Making Words Stick
If you read this week’s posts, you know how to be a full-fledged word detective. You also have the vocabulary books that provide you with the best prep. Now, we need to talk about the process of getting words to stick in your head.
Below is the magical formula for helping words stick.
Come up with Clever (and Wacky) Associations
Another way of saying this: use mnemonics. A mnemonic is a creative way of remembering a word.
Let’s take the words gregarious and amiable. Gregarious means sociable. Say I have a friend named Greg, and, indeed, he is outgoing. Now, I have a way of remembering this word. As luck would have it, I also have a friend named Amy who, believe it or not, is friendly. So now, when I see amiable I think Amy-able and for gregarious I think Greg-arious.
Wait a second, you may be thinking. I don’t know anybody who has those names. That’s the whole point of a mnemonic – it needs to make sense only to you.
Granted, the words above didn’t have very interesting mnemonics. And, if you notice in the caption, I mentioned the word wacky. The wackier and sillier a mnemonic, the more likely you are to remember it. And the mnemonics that make the most sense to you are usually the ones that you come up with your own.
So, give it a try with the following words:
Esoteric – known only to those with specialized knowledge
Dilatory – slow; delaying
Polemic – a written or verbal attack against someone
Use It or Lose It
Let’s say you don’t know the definitions of any of the words above. So, you look them up in a dictionary. Being the good word detectives you are, you write down the definitions, as well as an example sentence on a flashcard.
However, tomorrow your friend asks you what you learned on Magoosh. You tell them that you learned how to use mnemonics for three words. You remember the words, but you can’t remember the definitions. Now, say that you decided after reading my posts to read an article from The New Yorker. While reading the article you think to yourself, “Hey this is some pretty….oh, oh…what’s that word…esoteric stuff”.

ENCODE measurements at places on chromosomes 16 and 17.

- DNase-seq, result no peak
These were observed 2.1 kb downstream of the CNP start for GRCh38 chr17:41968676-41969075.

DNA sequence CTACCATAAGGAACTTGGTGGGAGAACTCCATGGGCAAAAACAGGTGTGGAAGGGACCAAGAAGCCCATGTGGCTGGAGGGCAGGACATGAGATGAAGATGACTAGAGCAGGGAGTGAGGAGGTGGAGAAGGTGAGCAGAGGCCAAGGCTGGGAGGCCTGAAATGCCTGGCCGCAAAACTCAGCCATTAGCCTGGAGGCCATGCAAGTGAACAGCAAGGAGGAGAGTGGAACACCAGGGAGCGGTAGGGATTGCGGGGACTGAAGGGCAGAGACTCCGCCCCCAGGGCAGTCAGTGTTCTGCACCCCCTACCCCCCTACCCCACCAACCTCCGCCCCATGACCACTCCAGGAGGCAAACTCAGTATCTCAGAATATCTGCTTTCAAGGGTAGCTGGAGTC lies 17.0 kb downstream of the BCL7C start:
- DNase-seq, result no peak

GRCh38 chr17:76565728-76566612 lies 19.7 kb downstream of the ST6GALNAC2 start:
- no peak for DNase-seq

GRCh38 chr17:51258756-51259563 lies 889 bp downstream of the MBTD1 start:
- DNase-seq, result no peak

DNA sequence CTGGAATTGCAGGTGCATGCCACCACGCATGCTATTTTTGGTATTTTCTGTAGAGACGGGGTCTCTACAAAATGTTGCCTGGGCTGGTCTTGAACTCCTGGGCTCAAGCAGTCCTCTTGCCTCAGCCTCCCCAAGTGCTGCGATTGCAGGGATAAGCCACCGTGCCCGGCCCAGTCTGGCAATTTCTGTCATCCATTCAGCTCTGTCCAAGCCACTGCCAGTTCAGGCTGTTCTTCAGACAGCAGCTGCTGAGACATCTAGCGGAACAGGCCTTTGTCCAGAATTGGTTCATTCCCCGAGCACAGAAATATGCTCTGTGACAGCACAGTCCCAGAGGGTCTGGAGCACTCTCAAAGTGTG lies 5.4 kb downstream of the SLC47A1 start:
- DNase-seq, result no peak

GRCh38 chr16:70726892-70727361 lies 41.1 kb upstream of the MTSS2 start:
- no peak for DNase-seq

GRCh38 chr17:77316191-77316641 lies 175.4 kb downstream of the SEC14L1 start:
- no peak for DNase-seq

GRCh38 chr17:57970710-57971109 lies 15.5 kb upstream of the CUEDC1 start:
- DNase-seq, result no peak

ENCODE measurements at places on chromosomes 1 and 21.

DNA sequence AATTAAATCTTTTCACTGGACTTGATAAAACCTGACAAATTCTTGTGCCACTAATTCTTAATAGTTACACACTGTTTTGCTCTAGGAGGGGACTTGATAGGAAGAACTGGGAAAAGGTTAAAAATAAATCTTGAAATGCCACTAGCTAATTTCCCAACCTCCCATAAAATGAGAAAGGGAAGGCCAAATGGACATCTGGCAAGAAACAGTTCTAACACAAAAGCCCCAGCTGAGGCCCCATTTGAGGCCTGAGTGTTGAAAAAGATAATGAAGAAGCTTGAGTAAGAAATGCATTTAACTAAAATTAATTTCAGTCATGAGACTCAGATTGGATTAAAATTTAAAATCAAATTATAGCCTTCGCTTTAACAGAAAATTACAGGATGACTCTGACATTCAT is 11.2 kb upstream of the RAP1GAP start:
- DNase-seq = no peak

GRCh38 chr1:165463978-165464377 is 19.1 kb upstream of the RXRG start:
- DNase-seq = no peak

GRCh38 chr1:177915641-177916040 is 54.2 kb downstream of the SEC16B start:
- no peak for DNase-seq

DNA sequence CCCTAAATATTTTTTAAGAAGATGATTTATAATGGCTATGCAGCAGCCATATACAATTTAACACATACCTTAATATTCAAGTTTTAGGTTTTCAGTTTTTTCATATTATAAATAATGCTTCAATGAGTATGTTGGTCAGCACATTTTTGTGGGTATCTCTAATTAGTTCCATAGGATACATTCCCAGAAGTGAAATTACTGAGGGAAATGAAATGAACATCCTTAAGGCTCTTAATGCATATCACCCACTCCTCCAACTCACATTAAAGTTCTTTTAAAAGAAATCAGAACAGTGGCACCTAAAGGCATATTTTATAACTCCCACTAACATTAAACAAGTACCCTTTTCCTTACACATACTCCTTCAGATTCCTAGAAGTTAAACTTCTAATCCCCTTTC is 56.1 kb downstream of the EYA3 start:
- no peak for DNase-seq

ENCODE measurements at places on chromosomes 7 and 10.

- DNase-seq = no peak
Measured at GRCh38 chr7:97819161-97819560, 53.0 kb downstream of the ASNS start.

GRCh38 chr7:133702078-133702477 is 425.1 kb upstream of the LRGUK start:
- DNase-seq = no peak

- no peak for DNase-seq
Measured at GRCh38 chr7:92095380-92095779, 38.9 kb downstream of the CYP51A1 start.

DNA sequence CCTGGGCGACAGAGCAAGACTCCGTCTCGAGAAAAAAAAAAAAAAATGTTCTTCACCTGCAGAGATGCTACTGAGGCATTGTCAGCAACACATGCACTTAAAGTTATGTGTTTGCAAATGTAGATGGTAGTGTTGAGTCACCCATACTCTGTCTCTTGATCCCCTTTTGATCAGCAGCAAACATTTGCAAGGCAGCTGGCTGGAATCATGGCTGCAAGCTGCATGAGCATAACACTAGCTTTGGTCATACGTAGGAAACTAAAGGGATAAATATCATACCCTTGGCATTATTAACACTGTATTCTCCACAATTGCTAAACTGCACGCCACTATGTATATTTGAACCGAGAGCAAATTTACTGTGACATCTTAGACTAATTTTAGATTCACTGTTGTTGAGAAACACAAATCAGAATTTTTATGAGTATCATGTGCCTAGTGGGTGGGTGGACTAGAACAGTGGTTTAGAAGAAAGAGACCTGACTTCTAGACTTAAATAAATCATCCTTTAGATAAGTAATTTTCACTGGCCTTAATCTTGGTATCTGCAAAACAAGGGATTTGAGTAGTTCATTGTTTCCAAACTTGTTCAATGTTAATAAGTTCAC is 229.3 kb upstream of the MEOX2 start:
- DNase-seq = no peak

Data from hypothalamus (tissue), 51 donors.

Now, what’s happened? Well, you’ve recalled a word and used it in a relevant context. Calling forth a word in this fashion will embed it deeper into your memory. That way, when it comes time for the test, you will spend very little brainpower processing the word.
So, whether you are walking down the street, or even watching a television show, see if you can’t apply the words you learnt that day (or even the previous days). If you think that GRE prep ends as soon as you put down your vocabulary books, then you will have a tougher time learning words. Use words (even if discreetly to yourself) whenever you can. Your verbal score will thank you.
Do not Bite Off More Than You Can Chew
Learning hundreds of words while only having a tenuous grasp of them is not efficacious. There is basically a word for this method: cramming.
Instead, learn words, but at a rate where they are not falling out of your head. For some, this rate is five words a day. For others, it’s twenty-five. My experience is that students fare best when they start with a few words per day, but then increase the number. Oftentimes, your brain simply needs to adapt to something it is not used to doing, i.e. learning vocabulary.
Read to be Surprised
In this week’s posts, I’ve discussed, perhaps ad nauseam, the importance of reading. I’ve also referenced magazines such as The New Yorker, which is filled with vocabulary words used in a stylistically advanced context. Beyond context, there is another reason why we should read in conjunction with learning vocabulary.
Imagine that you pick up the copy of the Economist (we’ll give The New Yorker a rest for now). In there, you see the word dilatory. Look familiar? Well, your brain should have a sudden jolt of recognition: we just saw the word in the mnemonics exercise above. Now that you’ve encountered a word you learnt as part of your word list, but weren’t necessarily expecting to see in The Economist, your brain is suddenly more likely to retain it.
As you continue to learn words, and as you continue to read, you will have more of these epiphanic moments. Sometimes, you won’t remember the word immediately. But, you can always look the word up to reinforce the definition.
Use words and use them often
Find creative and wacky ways to remember words
Read, read, and read some more